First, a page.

i think it goes like this for the chainy bit:
$$sin(y-x)'(y-x)'$$
$$f_x = (x^2)'sin(y-x)'(y-x)'$$
$$= 2x(-cos(y-x))(-1)$$
$$= 2xcos(y-x)$$
$$f_y = (x^2)(sin(y-x)')(y-x)'$$
$$= x^2(-cos(y-x))(1)$$
$$=-x^2cos(y-x)$$




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[*] posted on 29-4-2016 at 00:42


8.
Now these 'e' things really confuse the hell out of me.
$$e^{3xy}$$
the rule says e^n just ends up as e^n, but surely the 3xy needs messing with, so ignoring all the alarm bells, here goes:
$$f_x = e^{3(yx)'(x)'}$$
$$= e^{3y}$$
$$f_y = e^{3x}$$




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[*] posted on 29-4-2016 at 06:04


7. (chain rule + product rule)
$$x^2\sin(y-x)$$
You got the chain rule right and thus f<sub>y</sub>. But for f<sub>x</sub> you needed to apply also the product rule because x<sup>2</sup> is a function, so:
$$f_x=f_x(x^2) \times \sin(y-x)+x^2 \times f_x(\sin(y-x))$$
$$=2x\sin(y-x)+x^2[-\cos(y-x)\times f_x(y-x)]$$
$$=2x\sin(y-x)+\cos(y-x)$$

8. (chain rule)

$$e^{3xy}$$

Here you were a bit all over the place. Remember how to derive exponentials in one variable only, with the chain rule:

$$g=e^{f(x)}$$
$$g'=e^{f(x)}\times f'(x)$$
For an (x,y) exponential:
$$g=e^{f(x,y)}$$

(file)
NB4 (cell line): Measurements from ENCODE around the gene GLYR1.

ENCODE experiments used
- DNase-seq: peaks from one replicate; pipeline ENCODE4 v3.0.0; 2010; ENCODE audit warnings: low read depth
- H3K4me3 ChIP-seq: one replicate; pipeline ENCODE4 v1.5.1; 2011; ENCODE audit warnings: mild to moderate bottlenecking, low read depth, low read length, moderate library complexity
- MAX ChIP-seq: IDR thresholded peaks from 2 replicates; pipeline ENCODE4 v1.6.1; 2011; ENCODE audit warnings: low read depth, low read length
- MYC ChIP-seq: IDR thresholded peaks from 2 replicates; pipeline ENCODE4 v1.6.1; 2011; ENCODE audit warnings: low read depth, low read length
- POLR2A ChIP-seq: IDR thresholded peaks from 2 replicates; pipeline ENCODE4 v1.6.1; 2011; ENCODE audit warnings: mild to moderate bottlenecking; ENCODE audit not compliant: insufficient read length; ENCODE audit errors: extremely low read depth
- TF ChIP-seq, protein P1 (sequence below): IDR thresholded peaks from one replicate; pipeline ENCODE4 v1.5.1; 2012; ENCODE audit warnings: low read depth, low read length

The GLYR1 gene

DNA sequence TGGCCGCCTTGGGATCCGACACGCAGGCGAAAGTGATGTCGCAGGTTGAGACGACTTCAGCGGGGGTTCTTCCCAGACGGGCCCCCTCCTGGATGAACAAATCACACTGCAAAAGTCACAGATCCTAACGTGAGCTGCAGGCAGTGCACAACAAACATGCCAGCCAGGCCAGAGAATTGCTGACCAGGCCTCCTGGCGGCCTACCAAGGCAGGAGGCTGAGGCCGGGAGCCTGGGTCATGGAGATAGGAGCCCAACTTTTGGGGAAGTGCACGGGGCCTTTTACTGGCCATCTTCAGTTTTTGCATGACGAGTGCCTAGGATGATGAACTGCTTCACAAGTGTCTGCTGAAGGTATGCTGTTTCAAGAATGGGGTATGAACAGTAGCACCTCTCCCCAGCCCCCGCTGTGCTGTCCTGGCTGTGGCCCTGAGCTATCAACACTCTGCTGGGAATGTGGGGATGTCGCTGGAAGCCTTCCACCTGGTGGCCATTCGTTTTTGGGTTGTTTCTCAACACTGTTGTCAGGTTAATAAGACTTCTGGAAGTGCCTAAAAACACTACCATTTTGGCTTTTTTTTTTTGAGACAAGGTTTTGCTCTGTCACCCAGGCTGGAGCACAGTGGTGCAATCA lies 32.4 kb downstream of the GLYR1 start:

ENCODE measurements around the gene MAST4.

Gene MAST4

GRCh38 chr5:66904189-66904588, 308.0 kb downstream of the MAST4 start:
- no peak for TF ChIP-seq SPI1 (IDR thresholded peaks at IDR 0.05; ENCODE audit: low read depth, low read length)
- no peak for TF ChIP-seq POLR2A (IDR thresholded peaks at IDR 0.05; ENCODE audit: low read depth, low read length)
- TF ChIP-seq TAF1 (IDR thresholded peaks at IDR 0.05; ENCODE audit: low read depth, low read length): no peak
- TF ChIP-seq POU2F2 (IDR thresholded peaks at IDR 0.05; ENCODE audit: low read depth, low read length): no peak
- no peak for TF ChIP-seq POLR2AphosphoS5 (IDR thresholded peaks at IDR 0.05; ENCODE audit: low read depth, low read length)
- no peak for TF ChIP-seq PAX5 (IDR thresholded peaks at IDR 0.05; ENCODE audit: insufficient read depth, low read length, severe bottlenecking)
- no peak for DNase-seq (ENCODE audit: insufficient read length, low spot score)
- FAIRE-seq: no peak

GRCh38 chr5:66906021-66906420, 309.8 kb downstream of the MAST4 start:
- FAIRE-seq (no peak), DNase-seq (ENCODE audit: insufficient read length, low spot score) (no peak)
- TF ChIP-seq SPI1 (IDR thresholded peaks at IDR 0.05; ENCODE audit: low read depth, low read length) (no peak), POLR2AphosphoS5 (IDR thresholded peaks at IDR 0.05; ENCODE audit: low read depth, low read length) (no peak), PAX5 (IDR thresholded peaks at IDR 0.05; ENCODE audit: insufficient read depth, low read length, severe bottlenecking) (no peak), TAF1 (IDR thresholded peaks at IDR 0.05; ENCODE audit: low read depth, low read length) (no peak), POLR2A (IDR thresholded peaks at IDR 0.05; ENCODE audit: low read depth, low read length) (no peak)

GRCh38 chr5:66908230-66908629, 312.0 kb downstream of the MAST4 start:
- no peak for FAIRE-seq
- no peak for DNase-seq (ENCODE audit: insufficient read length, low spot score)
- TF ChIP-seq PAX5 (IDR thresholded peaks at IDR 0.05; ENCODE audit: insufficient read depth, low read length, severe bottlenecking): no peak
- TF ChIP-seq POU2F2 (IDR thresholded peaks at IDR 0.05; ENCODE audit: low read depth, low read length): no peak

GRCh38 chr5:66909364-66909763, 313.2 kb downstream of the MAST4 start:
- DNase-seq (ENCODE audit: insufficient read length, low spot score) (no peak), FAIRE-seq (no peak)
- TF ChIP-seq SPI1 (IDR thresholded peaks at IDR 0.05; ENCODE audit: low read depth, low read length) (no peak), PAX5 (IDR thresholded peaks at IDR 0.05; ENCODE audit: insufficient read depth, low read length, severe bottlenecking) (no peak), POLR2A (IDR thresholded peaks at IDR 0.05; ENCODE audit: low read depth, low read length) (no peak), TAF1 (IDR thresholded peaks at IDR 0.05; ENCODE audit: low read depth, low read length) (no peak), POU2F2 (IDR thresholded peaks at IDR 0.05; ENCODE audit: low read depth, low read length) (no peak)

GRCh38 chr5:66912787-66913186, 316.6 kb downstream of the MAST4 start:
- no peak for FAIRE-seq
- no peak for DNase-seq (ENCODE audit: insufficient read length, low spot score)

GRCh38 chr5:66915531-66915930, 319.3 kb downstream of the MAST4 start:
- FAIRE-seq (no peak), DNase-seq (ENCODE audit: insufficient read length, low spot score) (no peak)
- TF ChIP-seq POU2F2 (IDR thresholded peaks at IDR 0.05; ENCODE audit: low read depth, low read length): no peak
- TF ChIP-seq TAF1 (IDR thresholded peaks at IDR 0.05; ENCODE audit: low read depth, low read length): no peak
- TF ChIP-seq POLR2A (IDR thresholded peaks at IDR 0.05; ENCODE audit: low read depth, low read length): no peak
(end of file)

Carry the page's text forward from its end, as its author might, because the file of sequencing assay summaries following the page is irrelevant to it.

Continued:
$$g_x=e^{f(x,y)}\times f_x(x,y)$$
$$g_y=e^{f(x,y)}\times f_y(x,y)$$
Applied here:
$$f_x=e^{3xy} \times f_x(3xy)=e^{3xy}(3y)=3ye^{3xy}$$
$$f_y=e^{3xy} \times f_y(3xy)=e^{3xy}(3x)=3xe^{3xy}$$

So definitely some gremlins, not to mention a few missiles going down rather than up!

[Edited on 29-4-2016 by blogfast25]




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[*] posted on 29-4-2016 at 11:41


Quote: Originally posted by blogfast25  
So definitely some gremlins, not to mention a few missiles going down rather than up!

Beginning to realise that i'm That guy who gets you Rocket Men all the food, lodgings, material, and the booze & hookers every weekend, whilst earning handsomely from that plus side-rackets.

Then organises the team members' coffins when the Rocket goes sideways and some heads must roll (250% markup on coffins).

Then sells the little i can remember to the Enemy for a Vast fortune (and immunity) once they win the war.
(maybe before, depends on immunity from Whom).

It's pretty much apparent that i was not designed to be a gifted theoretical mathematician.




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[*] posted on 29-4-2016 at 12:30


Quote: Originally posted by aga  

It's pretty much apparent that i was not designed to be a gifted theoretical mathematician.


For most (like me), math is hard work (but rewarding, IMO). So there's few with an excuse ("whoohoo, look at me, I'm sooooo gifted!"), so what? :D

In characteristic human style we'll now just stick our heads in the sand and plow on!

Tomorrow: simple multi-variate optima.




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[*] posted on 29-4-2016 at 13:17


Don't get me wrong :